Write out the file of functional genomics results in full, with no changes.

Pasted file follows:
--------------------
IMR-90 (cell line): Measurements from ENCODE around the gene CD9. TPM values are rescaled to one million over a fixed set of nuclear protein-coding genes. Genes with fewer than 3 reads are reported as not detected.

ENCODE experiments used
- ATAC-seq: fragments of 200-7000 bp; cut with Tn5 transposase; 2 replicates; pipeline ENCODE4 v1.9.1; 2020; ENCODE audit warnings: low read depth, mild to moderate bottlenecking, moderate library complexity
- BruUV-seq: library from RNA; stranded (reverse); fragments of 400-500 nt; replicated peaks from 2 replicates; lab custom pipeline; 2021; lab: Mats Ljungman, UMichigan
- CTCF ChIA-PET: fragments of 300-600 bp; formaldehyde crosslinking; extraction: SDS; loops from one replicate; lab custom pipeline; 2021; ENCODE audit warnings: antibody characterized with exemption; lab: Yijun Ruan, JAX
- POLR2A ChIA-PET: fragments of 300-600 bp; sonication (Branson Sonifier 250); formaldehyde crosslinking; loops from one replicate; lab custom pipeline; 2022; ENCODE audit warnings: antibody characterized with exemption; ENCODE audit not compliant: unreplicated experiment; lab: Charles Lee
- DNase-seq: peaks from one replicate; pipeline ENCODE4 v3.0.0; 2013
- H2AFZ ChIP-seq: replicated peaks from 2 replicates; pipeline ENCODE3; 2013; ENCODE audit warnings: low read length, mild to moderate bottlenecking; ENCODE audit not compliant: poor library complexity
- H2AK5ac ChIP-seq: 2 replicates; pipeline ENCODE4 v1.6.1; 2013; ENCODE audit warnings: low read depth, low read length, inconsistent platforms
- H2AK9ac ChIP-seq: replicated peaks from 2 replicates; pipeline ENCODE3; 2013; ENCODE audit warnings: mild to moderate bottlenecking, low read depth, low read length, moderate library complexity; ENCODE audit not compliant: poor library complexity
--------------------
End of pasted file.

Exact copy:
IMR-90 (cell line): Measurements from ENCODE around the gene CD9. TPM values are rescaled to one million over a fixed set of nuclear protein-coding genes. Genes with fewer than 3 reads are reported as not detected.

ENCODE experiments used
- ATAC-seq: fragments of 200-7000 bp; cut with Tn5 transposase; 2 replicates; pipeline ENCODE4 v1.9.1; 2020; ENCODE audit warnings: low read depth, mild to moderate bottlenecking, moderate library complexity
- BruUV-seq: library from RNA; stranded (reverse); fragments of 400-500 nt; replicated peaks from 2 replicates; lab custom pipeline; 2021; lab: Mats Ljungman, UMichigan
- CTCF ChIA-PET: fragments of 300-600 bp; formaldehyde crosslinking; extraction: SDS; loops from one replicate; lab custom pipeline; 2021; ENCODE audit warnings: antibody characterized with exemption; lab: Yijun Ruan, JAX
- POLR2A ChIA-PET: fragments of 300-600 bp; sonication (Branson Sonifier 250); formaldehyde crosslinking; loops from one replicate; lab custom pipeline; 2022; ENCODE audit warnings: antibody characterized with exemption; ENCODE audit not compliant: unreplicated experiment; lab: Charles Lee
- DNase-seq: peaks from one replicate; pipeline ENCODE4 v3.0.0; 2013
- H2AFZ ChIP-seq: replicated peaks from 2 replicates; pipeline ENCODE3; 2013; ENCODE audit warnings: low read length, mild to moderate bottlenecking; ENCODE audit not compliant: poor library complexity
- H2AK5ac ChIP-seq: 2 replicates; pipeline ENCODE4 v1.6.1; 2013; ENCODE audit warnings: low read depth, low read length, inconsistent platforms
- H2AK9ac ChIP-seq: replicated peaks from 2 replicates; pipeline ENCODE3; 2013; ENCODE audit warnings: mild to moderate bottlenecking, low read depth, low read length, moderate library complexity; ENCODE audit not compliant: poor library complexity